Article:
New York City Mayor Michael Bloomberg will deliver the convocation address to this year’s graduating seniors, the Class of 2012 Convocation Committee announced Wednesday.
Bloomberg has forged close ties to the University since Cornell entered, and won, the mayor’s high-profile competition to build a new tech campus in the city. Representatives from both entities say that New York City and Cornell will grow increasingly entwined through CornellNYC Tech, which is expected to take 30 years to complete.
During the tech campus competition, Cornell administrators said that the University’s future is inextricably bound to the the city’s. Since Cornell’s bid was chosen in December, President David Skorton has made several public appearances with the mayor and praised Bloomberg’s vision for the city.
Bloomberg’s selection marks the second straight year a New York City mayor was chosen to speak at convocation, which will be held this year on May 26. Rudolph Giuliani, Bloomberg’s predecessor, delivered the address to the Class of 2011.
A University statement issued Wednesday did not say if Cornell’s NYC tech campus influenced the decision to bring Bloomberg to campus. Instead, it trumpeted what it identified as campus-wide enthusiasm for the mayor.
“Overwhelmingly, students from all parts of the University supported Mayor Bloomberg to be the class’s speaker,” the press release stated.
Additionally, in the statement, convocation chair Harris Nord ’12 highlighted the personal appeal of the septuagenarian media mogul.
“Bloomberg is not only a distinguished public official, but he is also a highly successful entrepreneur and a leading philanthropist,” Nord said. “His words will certainly inspire many of our graduates to strive for success after graduation.”
Although now in his third term as the city’s mayor, Bloomberg began his career in the business world. He earned an engineering degree at Johns Hopkins University as an undergraduate before receiving a master’s in business administration at Harvard Business School, according to The New York Times.
After working at the investment bank Salomon Brothers, Bloomberg launched the financial information firm “that revolutionized Wall Street and transformed him into a billionare,” The Times reported. That company, Bloomberg L.P., has helped make the mayor the 8th richest man in the America, according to Forbes.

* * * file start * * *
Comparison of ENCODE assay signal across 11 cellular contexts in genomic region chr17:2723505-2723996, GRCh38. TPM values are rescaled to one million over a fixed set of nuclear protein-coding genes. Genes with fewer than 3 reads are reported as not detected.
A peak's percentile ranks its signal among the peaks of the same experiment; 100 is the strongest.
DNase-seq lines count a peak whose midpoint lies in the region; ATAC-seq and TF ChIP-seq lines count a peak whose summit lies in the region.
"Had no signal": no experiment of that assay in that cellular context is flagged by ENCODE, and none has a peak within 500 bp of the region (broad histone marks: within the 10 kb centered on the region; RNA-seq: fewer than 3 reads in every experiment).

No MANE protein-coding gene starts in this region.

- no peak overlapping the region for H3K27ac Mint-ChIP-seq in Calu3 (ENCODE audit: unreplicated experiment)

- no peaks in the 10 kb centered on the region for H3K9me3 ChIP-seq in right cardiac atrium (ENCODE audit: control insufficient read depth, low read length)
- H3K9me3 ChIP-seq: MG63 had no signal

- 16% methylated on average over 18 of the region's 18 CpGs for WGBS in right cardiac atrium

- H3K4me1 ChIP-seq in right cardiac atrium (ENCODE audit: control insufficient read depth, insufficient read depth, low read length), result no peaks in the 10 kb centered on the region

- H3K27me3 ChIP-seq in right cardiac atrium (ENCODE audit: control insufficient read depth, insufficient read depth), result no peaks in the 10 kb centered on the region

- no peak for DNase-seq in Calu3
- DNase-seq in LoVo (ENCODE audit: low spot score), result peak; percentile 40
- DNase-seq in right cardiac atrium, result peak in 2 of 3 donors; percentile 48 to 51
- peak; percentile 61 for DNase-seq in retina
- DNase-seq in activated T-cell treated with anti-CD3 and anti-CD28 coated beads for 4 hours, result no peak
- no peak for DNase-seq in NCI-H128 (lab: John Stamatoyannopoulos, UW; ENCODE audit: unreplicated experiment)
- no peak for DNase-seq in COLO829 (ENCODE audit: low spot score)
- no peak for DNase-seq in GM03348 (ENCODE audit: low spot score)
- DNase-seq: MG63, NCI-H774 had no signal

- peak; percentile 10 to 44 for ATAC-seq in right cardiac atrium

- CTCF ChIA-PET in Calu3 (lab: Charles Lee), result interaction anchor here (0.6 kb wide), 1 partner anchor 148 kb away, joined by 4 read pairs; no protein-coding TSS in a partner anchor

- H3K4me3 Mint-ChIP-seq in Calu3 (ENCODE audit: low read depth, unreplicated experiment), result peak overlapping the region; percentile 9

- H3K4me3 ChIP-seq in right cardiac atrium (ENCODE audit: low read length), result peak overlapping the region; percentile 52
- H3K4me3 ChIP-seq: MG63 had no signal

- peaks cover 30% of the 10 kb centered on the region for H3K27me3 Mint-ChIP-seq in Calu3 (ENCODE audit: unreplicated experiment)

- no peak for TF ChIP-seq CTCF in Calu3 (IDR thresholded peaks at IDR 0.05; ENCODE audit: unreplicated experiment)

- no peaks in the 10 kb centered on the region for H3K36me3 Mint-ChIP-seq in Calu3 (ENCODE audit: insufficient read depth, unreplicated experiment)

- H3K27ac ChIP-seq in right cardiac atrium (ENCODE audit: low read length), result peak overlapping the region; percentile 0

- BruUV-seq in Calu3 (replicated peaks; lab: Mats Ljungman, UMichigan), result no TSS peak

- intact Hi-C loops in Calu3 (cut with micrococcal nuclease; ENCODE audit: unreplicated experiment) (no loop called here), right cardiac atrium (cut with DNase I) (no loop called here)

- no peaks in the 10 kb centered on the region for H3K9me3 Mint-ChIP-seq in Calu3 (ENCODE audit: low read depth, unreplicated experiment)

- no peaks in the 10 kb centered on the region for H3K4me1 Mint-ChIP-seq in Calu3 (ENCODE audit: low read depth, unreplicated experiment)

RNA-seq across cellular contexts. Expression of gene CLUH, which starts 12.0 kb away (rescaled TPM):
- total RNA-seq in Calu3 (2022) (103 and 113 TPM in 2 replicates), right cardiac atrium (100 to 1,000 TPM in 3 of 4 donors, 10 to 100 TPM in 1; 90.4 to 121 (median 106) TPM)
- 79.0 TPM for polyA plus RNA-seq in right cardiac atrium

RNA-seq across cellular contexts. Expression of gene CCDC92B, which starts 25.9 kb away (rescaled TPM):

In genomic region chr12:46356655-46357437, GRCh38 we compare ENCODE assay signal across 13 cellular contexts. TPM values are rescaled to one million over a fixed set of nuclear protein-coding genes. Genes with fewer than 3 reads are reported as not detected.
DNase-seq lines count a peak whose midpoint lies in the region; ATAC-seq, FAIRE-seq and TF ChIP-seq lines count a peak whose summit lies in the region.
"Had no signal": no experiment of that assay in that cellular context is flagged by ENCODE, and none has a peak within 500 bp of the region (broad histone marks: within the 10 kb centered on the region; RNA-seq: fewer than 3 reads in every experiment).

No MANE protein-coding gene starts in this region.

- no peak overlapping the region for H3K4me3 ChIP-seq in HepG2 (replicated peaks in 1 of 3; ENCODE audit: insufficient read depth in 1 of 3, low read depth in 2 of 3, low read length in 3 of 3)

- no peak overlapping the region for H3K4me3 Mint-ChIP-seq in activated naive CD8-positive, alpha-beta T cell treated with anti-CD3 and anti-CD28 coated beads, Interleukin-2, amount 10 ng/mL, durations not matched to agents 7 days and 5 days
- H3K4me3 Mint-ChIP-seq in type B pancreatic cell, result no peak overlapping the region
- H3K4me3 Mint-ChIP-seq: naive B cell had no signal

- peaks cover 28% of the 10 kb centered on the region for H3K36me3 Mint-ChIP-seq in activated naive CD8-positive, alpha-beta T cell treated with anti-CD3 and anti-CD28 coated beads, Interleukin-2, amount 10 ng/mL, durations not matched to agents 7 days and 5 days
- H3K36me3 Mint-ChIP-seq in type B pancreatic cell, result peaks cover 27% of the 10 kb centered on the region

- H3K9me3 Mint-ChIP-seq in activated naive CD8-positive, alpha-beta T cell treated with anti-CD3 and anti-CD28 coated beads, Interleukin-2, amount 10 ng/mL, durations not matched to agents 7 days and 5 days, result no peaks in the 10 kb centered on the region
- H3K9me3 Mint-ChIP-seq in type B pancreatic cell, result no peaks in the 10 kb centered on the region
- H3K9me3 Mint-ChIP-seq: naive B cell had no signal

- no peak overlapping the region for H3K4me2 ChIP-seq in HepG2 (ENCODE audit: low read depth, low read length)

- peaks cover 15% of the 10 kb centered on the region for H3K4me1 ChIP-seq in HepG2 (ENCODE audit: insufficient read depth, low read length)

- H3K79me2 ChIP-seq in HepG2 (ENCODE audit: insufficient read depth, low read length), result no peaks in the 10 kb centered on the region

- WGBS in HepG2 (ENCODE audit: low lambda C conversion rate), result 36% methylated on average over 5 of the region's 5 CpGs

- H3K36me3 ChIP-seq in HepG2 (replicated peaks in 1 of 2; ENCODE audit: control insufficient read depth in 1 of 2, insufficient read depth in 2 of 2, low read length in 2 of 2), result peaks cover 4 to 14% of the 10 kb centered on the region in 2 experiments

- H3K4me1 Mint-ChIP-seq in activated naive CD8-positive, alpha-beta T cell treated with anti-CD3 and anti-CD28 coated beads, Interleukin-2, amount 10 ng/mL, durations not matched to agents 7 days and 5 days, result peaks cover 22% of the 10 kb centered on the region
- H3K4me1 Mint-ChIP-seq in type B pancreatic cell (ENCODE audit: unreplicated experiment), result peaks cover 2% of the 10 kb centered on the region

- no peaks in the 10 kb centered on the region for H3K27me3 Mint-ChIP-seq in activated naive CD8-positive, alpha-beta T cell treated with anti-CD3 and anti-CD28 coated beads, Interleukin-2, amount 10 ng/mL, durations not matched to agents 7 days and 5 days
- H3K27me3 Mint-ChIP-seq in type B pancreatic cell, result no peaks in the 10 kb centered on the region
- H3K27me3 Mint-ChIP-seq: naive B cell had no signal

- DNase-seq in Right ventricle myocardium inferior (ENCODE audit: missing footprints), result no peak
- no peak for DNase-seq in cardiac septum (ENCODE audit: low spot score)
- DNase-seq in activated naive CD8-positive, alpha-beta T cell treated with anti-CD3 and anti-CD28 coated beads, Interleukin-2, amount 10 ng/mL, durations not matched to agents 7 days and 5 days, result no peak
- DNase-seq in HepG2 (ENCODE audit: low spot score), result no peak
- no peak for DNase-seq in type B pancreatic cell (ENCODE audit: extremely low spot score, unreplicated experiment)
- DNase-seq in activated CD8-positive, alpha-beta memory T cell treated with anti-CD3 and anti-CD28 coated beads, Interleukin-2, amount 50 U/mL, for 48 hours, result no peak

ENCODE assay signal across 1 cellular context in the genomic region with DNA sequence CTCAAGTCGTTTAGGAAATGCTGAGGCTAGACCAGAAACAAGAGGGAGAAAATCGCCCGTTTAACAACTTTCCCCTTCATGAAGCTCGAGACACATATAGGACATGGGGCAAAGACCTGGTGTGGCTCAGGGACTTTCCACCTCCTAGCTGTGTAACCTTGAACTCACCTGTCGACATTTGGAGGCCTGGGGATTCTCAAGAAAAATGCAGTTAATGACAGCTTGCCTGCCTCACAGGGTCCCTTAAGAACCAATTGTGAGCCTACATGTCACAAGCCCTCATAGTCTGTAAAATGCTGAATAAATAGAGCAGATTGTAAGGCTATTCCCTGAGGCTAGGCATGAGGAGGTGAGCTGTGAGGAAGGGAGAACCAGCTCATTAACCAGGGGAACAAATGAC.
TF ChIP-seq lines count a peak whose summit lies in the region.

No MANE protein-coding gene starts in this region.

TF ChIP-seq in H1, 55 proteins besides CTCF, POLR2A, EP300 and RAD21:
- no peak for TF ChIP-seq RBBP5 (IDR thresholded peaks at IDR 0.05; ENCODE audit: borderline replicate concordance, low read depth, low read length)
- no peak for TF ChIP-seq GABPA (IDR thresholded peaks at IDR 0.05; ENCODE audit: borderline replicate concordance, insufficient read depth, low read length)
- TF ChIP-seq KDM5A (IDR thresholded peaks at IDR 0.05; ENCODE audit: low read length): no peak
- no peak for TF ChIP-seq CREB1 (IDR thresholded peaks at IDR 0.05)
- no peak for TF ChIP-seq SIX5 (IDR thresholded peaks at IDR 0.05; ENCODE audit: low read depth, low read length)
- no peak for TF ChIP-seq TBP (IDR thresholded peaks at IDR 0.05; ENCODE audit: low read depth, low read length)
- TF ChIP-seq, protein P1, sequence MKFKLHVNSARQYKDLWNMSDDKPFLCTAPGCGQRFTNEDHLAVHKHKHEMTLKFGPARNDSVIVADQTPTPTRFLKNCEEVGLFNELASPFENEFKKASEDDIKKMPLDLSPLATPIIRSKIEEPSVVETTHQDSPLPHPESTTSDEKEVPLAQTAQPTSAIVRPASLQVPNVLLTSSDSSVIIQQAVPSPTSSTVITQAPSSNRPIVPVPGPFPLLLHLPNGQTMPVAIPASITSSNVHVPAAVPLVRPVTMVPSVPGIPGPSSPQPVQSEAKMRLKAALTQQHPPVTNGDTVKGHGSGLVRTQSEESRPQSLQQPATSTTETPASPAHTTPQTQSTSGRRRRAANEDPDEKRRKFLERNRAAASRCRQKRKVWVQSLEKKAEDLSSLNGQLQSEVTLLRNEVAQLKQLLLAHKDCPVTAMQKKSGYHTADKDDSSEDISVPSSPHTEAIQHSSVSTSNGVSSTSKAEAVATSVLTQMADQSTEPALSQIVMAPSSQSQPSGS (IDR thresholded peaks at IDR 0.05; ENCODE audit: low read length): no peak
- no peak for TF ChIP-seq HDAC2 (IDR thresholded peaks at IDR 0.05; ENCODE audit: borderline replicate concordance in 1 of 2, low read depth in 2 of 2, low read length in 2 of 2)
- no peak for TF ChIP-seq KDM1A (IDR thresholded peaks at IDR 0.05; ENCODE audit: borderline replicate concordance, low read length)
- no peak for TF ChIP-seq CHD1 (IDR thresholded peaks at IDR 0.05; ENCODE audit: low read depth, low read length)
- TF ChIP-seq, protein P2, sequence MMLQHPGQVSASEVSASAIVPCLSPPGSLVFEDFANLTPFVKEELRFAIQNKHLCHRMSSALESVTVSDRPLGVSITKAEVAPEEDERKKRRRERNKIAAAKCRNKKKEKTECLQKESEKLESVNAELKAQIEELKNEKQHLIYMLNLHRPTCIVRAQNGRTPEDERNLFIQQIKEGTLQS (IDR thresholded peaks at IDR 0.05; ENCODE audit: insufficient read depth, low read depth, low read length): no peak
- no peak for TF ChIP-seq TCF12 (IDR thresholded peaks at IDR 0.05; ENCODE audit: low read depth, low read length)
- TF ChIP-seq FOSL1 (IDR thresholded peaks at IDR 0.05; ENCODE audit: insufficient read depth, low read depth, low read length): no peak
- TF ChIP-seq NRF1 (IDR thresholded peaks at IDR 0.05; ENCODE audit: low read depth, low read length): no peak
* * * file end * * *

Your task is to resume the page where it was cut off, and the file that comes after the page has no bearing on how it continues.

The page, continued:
Now in his 10th year as mayor, Bloomberg faces opposition to much of his remaining agenda, especially after his decision to run for a third term proved unpopular with many city residents. By August 2011, he received his lowest approval rating in six years, according to The Times.
In February 2011, Bloomberg began soliciting proposals for a new applied science campus in the city, offering free land and other incentives to attract top-ranked universities. Cornell jumped at the opportunity partly, according to The Times, because the University had long hoped to expand to New York City.
Several media outlets, such as The New York Observer, reported that the mayor viewed the tech campus — and now, by extension, Cornell — as a “way to redeem his legacy after a fraught third term in office.”
At the press conference announcing that Cornell had won the tech campus on Dec. 19, Bloomberg said it made sense for the University, given its history, to construct the new campus.
“Some 150 years ago, Cornell was established through the U.S. government’s land grant program to promote advancements in agriculture and engineering … That program helped propel America to become the world’s most innovative economy,” Bloomberg said. “I think it really is appropriate that one of the original recipients of that historic land grant is receiving the new land grant to help us drive the 21st century economy.”
“Their success will be our success, and our success will be their success,” Bloomberg said, speaking of the connection between Cornell and New York City.